Zero Employee L-1 Visa Appeal, USCIS Decision Overturned

Zero Employee L-1 Visa Appeal, USCIS Decision Overturned

Year: 2020
Nationality: Chinese
Beneficiary: Mr. Wei
Company Industry: Home decor manufacturing and export
China Company: Established in 2013, 80 employees
US company: established in 2017 in California, not yet officially open for business, 0 employees
Beneficiary position: General Manager of a US company

Timeline:
12/2018 L-1 petition filed, expedited processing
01/2019 Received a replacement notice
02/2019 Sending out replacement materials
03/2019 Received rejection notice
04/2019 Filing of I-290B Appeal Petition
03/2020 Received AAO notice overturning original USCIS decision
03/2020 Received approval notice from USCIS

BACKGROUND
– Mr. Wei’s L-1 petition has been denied twice and has a poor record.
– Mr. Wei’s consulate B-1 visa was repeatedly denied and he did not have a valid visa to visit the U.S. to check on the start-up of his U.S. company, and the success of his L-1 application was crucial to him.
– The general environment is even more unfavorable for appeals as immigration/non-immigrant petitions are tightened across the board under Trump’s policy and the difficulty of L-1 has increased significantly.

Brief background:
Mr. Wei established a home decor manufacturing company in China in 2013, mainly exporting to U.S. mall chains. For the sake of business continuity, he intended to set up a U.S. branch. Mr. Wei went to the U.S. Consulate to apply for a B-1 visa for the purpose of preliminary market research, but was denied by the visa officer on the grounds that he had immigration tendencies. After repeatedly trying several times to no avail, Mr. Wei finally decided to entrust a local friend in the U.S. to set up the company first and proceed directly with the L-1 application.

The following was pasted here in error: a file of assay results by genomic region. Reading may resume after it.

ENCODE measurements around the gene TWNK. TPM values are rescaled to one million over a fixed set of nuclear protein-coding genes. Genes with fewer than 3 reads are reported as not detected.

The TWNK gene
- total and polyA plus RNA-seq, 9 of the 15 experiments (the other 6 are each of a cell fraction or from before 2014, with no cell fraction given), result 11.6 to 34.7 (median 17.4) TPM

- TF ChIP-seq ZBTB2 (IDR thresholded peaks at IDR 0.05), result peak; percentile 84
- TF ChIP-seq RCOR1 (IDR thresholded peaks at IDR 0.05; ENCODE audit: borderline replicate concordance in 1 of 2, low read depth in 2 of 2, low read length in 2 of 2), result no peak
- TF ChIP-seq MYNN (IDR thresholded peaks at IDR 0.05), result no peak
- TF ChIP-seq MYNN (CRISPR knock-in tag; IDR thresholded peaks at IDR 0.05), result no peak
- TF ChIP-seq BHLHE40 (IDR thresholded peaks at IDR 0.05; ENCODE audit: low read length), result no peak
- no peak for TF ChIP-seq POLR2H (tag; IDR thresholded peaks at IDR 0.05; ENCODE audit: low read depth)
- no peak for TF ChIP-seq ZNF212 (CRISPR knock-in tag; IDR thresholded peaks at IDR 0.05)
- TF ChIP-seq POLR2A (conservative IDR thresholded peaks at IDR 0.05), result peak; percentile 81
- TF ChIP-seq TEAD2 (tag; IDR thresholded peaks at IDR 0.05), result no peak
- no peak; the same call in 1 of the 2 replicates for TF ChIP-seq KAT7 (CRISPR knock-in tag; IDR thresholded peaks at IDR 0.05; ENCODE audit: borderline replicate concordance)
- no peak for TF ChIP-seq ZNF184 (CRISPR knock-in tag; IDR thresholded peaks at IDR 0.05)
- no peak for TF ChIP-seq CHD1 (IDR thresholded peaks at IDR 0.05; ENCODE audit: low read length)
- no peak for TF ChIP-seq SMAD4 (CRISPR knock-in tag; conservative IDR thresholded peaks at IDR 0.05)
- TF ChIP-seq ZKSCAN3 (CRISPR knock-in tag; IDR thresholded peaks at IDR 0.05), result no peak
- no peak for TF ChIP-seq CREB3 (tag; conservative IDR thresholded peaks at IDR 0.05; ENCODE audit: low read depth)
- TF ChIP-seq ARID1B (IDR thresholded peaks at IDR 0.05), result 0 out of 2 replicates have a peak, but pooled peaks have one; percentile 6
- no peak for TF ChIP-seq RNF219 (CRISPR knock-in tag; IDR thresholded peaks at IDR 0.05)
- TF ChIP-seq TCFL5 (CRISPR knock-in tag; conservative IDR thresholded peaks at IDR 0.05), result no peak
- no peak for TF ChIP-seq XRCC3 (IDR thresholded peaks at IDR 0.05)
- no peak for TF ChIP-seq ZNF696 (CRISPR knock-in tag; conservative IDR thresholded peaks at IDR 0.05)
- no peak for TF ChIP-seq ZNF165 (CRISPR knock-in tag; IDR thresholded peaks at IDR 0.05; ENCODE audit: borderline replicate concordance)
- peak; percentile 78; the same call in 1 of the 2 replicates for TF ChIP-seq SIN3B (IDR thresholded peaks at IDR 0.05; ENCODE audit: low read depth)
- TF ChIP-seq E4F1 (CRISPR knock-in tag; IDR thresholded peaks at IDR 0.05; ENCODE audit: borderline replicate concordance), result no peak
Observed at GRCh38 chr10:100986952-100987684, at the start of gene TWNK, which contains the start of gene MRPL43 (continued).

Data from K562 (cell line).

Unfortunately, Mr. Wei’s previous attorney was unfamiliar with the L-1 regulations, which caused his L-1 petition to be filed twice and denied twice outright. With no other choice, Mr. Wei was referred by a friend to Tsang & Associates and engaged us to handle his third L-1 petition.

However, Mr. Wei had already left a bad application record in the USCIS system. After we carefully prepared all the application documents and wrote a 60-page letter from our attorney to explain in detail, the immigration officer still issued a supplemental notice full of prejudice, with completely boilerplate content, and even unreasonably asked us to supplement the documents we had already explained and submitted before.

After Tsang & Associates received the supplemental documents, we communicated with Mr. Wei in a timely manner, developed a more complete supplemental plan, and resubmitted thousands of pages of supporting documents within one month, and we felt that Mr. Wei’s case was very complete and deserved to be approved.

Unexpectedly, the immigration officer again selectively ignored many strong supporting documents and rejected Mr. Wei’s application in a boilerplate manner. Mr. Wei felt very angry and helpless. Mr. Zang believed that Mr. Wei’s case was very mature, and the immigration officer did not consider the case from an objective point of view according to the regulations, and the grounds for appeal were very strong, so he suggested to appeal directly to AAO.

KEYS TO SUCCESS
-Provide evidence in accordance with laws and regulations, and rebut the reasons for refusal one by one
The appeal was not just a matter of reprinting and submitting the materials originally sent. Tsang & Associates built on the materials already submitted and summarized a nearly 30-page letter that argued strongly for Mr. Wei. We focused on three areas to demonstrate that his application should be approved.

First, cite the law. The text of the law is fundamental to the case before the Appellate Office, and Tsang & Associates set out the applicable statutory provisions in Mr. Wei’s case.